9.7 Conclusions.

 

10 Tools for statistical genetics

10.1 Introduction.

10.2 Linkage analysis.

10.3 Association analysis.

10.4 Linkage disequilibrium.

10.5 Quantitative trait locus (QTL) mapping in experimental crosses.

10.6 Closing remarks.

 

Section IV Moving From Associated Genes To Disease Alleles.

11 Predictive functional analysis of polymorphisms: An overview

11.1 Introduction.

11.2 Principles of predictive functional analysis of polymorphisms.

11.3 The anatomy of promoter regions and regulatory elements.

11.4 The anatomy of genes.

11.5 Pseudogenes and regulatory mRNA.

11.6 Analysis of novel regulatory elements and motifs in nucleotide sequences.

11.7 Functional analysis of non-synonymous coding polymorphisms.

11.8 Integrated tools for functional analysis of genetic variation.

11.9 A note of caution on the prioritization of in silico predictions for further laboratory investigation.

11.10 Conclusions.

 

12 Functional in silico analysis of gene regulatory polymorphism

12.1 Introduction.

12.2 Predicting regulatory regions.

12.3 Modelling and predicting transcription factor-binding sites.

12.4 Predicting regulatory elements for splicing regulation.

12.5 Evaluating the functional importance of regulatory polymorphisms.

 

13 Amino-acid properties and consequences of substitutions

13.1 Introduction.

13.2 Protein features relevant to amino-acid behaviour.

13.3 Amino-acid classifications.

13.4 Properties of the amino acids.

13.5 Amino-acid quick reference.

13.6 Studies of how mutations affect function.

13.7 A summary of the thought process.

 

14 Non-coding RNA bioinformatics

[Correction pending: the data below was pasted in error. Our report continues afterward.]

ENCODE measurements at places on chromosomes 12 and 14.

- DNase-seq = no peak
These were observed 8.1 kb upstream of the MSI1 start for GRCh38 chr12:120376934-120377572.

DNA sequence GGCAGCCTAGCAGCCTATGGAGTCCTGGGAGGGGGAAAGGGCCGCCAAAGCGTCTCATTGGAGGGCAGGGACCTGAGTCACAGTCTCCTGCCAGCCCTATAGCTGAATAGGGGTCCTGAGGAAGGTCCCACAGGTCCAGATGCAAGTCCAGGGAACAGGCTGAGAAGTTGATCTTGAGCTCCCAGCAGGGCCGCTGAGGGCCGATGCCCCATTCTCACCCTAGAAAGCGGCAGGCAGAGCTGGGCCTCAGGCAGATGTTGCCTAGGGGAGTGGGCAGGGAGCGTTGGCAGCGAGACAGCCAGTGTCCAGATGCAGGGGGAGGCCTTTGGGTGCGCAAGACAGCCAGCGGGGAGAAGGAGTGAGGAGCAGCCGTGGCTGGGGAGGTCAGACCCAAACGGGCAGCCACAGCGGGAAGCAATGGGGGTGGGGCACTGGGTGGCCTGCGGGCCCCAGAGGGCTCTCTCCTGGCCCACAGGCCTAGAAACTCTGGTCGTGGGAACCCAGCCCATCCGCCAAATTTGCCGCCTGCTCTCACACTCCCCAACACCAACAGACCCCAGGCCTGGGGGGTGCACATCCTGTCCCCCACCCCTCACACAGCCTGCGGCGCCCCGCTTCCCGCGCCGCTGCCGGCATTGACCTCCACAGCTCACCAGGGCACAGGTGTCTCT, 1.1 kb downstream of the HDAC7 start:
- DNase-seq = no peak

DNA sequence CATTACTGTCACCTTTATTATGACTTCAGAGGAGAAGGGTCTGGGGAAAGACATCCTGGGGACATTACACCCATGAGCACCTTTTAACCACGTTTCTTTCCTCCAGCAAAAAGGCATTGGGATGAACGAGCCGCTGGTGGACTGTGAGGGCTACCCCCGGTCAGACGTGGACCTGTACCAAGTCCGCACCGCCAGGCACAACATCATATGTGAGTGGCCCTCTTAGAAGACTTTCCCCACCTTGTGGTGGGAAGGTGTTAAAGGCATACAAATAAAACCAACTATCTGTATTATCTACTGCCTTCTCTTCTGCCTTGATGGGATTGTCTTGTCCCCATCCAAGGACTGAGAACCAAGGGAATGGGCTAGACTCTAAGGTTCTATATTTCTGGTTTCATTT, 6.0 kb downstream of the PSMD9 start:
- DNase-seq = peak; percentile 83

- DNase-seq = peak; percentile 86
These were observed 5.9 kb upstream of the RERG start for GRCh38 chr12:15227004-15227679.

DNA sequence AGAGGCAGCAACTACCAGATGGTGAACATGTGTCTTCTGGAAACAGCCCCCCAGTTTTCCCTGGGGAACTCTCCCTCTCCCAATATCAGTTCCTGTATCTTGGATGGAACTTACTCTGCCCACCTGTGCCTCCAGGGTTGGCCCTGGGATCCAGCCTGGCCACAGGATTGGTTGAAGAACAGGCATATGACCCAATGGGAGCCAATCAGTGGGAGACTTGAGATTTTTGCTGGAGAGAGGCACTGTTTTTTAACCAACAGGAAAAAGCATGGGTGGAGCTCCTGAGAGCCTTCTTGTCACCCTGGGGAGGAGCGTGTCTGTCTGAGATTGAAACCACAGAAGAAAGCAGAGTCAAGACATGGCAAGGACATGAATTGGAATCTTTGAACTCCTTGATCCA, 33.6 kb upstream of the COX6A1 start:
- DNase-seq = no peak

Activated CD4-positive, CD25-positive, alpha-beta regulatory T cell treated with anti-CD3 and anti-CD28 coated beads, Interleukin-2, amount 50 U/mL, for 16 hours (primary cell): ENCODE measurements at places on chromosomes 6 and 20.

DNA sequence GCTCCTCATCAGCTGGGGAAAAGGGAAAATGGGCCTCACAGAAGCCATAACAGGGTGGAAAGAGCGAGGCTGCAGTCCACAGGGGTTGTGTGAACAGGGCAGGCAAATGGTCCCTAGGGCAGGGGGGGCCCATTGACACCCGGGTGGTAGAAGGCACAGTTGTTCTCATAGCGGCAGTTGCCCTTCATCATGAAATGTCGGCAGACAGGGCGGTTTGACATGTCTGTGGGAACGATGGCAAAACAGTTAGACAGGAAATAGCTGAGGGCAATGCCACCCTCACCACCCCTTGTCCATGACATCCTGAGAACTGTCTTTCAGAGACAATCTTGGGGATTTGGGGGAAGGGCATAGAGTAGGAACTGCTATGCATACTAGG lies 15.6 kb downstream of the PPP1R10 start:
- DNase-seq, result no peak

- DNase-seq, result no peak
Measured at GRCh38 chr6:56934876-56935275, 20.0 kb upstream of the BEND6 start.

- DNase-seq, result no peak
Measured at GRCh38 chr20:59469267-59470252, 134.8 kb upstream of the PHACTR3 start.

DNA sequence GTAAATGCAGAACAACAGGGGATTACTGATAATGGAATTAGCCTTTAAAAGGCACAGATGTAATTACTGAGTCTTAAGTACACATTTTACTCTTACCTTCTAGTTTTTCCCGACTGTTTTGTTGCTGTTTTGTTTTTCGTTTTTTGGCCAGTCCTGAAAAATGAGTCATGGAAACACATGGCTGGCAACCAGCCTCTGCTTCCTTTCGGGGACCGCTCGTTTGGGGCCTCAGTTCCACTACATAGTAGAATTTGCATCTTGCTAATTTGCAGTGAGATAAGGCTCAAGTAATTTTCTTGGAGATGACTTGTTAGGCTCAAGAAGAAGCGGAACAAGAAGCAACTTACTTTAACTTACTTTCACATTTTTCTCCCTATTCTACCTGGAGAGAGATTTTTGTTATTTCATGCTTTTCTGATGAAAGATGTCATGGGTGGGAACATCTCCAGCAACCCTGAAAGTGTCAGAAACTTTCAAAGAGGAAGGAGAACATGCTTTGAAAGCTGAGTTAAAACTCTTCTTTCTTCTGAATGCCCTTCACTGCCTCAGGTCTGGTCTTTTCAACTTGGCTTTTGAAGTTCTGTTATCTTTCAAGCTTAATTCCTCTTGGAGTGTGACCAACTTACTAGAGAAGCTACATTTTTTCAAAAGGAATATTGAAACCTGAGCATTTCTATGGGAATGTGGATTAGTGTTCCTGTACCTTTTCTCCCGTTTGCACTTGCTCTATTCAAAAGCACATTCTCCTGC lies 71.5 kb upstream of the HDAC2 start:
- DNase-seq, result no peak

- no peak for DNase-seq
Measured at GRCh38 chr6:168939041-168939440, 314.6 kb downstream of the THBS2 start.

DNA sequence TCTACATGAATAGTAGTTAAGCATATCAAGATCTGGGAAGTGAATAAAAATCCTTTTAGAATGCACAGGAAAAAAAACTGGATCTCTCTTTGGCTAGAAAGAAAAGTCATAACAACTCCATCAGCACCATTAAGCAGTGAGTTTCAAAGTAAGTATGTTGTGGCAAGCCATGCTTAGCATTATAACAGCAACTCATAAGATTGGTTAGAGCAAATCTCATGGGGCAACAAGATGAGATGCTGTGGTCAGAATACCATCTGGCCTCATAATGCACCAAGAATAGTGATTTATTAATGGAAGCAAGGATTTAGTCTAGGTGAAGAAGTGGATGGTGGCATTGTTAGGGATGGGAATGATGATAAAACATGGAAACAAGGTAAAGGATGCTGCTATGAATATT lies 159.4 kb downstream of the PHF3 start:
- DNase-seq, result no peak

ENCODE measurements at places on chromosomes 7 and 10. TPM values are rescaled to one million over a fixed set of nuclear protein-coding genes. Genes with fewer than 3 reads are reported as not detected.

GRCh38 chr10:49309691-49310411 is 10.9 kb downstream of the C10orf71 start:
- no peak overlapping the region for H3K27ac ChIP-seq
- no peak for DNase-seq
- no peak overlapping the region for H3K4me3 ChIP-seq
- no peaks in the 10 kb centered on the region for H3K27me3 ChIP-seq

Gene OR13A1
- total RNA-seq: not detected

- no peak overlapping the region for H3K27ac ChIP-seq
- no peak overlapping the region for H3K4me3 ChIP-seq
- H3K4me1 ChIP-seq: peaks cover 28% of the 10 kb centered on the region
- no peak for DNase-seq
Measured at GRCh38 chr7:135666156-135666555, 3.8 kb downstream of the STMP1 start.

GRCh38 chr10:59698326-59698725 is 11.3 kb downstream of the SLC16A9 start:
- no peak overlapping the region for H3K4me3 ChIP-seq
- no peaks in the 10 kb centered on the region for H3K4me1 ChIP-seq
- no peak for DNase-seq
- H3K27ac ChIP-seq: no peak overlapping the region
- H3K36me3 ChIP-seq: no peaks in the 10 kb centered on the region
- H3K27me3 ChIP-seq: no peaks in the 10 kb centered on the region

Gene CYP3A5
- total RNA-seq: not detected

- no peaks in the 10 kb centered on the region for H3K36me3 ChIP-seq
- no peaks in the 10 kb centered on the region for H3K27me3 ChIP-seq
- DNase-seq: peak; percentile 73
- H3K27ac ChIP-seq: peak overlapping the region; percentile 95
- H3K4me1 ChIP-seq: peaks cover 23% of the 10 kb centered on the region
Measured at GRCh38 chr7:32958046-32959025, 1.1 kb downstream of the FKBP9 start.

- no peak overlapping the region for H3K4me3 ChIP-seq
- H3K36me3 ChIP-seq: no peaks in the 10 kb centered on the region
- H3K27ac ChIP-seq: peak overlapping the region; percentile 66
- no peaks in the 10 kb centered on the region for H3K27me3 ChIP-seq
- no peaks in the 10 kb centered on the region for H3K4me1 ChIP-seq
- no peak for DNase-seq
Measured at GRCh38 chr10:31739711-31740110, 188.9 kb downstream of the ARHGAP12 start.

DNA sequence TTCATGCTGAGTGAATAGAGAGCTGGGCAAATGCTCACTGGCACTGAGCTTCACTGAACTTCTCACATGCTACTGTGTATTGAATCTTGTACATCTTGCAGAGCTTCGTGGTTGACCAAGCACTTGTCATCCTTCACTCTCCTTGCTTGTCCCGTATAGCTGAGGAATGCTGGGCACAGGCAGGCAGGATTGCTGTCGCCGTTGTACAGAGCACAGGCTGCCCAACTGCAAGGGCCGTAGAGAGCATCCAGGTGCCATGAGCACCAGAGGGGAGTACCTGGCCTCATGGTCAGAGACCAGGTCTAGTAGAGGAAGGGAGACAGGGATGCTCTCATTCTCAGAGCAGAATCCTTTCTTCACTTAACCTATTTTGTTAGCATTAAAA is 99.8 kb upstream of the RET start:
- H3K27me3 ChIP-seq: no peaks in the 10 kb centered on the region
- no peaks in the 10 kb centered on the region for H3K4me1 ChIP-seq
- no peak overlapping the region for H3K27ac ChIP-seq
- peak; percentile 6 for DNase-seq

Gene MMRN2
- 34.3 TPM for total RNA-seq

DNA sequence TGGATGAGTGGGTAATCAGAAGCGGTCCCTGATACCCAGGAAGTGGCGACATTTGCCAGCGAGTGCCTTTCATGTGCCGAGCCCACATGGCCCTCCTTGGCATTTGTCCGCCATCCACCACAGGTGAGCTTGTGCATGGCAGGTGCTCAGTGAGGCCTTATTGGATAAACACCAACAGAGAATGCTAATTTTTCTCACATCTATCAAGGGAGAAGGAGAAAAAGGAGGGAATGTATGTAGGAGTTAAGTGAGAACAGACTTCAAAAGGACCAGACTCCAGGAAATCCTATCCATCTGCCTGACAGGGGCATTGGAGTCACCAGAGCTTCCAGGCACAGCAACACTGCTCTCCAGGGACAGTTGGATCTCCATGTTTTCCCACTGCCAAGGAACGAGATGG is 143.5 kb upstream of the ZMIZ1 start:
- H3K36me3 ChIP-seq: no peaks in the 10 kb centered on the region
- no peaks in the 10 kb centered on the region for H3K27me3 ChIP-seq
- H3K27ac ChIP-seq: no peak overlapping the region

14.1 Introduction.

14.2 The non-coding (nc) RNA universe.

14.3 Computational analysis of ncRNA.

14.4 ncRNA variation in disease.

14.5 Assessing the impact of variation in ncRNA.

14.6 Data resources to support small ncRNA analysis.

14.7 Conclusions.

 

Section V Analysis At The Genetic And Genomic Data Interface.

15 What are microarrays?

15.1 Introduction.

15.2 Principles of the application of microarray technology.

15.3 Complementary approaches to microarray analysis.

15.4 Differences between data repository and research database.

15.5 Descriptions of freely available research database packages.

 

16 Combining quantitative trait and gene-expression data

16.1 Introduction: the genetic regulation of endophenotypes.

16.2 Transcript abundance as a complex phenotype.

16.3 Scaling up genetic analysis and mapping models for microarrays.

16.4 Genetic correlation analysis.

16.5 Systems genetic analysis.

16.6 Using expression QTLs to identify candidate genes for the regulation of complex phenotypes.

16.7 Conclusions.

 

17 Bioinformatics and cancer genetics

17.1 Introduction.

17.2 Cancer genomes.

17.3 Approaches to studying cancer genetics.

17.4 General resources for cancer genetics.

17.5 Cancer genes and mutations.

17.6 Copy number alterations in cancer.

17.7 Loss of heterozygosity in cancer.

17.8 Gene-expression data in cancer.

17.9 Multiplatform gene target identification.

17.10 The epigenetics of cancer.

17.11 Tumour modelling.

17.12 Conclusions.

 

18 Needle in a haystack? dealing with 500 SNP genome scan

18.1 Introduction.

18.2 Genome scan analysis issues.

18.3 Ultra-high-density genome-scanning technologies.

18.4 Bioinformatics for genome scan analysis.

18.5 Conclusions.

 

19 A bioinformatics perspective on genetics in drug discovery and development  

19.1 Introduction.

19.2 Target genetics.

19.3 Pharmacogenetics (PGx).

19.4 Conclusions: toward personalized medicine'.

 

References.

Appendix I.

Appendix II.

Index.